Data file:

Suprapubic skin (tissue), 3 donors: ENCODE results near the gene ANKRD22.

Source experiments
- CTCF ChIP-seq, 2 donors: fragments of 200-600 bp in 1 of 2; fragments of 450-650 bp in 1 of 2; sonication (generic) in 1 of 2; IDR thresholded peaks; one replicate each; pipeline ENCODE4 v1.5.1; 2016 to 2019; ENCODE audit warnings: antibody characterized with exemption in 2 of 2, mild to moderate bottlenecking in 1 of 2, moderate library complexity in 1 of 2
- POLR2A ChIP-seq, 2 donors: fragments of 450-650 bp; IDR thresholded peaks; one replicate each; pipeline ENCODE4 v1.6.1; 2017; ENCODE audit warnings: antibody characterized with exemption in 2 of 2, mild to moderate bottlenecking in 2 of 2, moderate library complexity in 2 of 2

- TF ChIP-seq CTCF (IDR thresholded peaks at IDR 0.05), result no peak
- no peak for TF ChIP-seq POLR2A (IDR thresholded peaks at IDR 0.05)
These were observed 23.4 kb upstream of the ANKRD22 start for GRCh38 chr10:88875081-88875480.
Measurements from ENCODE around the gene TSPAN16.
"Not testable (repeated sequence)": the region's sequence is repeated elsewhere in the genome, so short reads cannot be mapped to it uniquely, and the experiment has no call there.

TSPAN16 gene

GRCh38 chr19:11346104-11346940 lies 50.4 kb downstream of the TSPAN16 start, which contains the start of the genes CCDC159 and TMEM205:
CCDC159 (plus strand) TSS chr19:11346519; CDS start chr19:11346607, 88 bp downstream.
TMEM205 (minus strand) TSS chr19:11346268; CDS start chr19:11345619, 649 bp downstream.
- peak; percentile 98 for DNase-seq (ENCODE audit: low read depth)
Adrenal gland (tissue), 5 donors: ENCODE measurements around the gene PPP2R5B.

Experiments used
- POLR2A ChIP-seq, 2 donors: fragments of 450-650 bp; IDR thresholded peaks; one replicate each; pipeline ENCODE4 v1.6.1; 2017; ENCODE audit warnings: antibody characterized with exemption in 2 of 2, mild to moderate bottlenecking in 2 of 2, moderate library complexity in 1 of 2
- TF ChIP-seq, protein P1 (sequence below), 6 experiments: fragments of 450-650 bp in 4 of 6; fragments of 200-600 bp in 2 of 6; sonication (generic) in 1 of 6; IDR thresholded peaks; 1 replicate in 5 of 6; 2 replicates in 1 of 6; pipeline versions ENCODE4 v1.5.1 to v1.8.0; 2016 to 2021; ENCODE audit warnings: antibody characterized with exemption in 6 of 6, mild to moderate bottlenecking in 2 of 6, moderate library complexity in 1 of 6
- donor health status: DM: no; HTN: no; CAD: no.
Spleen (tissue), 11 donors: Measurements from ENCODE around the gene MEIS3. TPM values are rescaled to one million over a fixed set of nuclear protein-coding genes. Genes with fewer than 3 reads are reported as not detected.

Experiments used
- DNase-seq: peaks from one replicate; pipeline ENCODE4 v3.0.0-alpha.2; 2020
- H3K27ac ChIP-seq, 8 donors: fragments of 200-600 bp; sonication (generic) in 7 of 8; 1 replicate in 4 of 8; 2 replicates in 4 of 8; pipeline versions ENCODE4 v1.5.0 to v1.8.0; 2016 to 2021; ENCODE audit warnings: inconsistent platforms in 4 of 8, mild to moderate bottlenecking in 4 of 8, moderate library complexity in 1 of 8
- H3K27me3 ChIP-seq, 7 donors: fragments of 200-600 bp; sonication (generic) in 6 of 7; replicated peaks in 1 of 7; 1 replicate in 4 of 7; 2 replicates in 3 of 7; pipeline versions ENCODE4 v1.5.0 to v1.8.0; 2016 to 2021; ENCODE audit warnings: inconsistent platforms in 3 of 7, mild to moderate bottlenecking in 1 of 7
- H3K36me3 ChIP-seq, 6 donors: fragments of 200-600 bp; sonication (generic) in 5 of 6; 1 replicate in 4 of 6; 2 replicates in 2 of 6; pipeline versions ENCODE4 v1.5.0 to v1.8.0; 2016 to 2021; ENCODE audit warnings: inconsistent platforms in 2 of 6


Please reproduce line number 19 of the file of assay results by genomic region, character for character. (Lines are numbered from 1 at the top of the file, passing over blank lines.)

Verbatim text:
- donor health status: DM: no; HTN: no; CAD: no.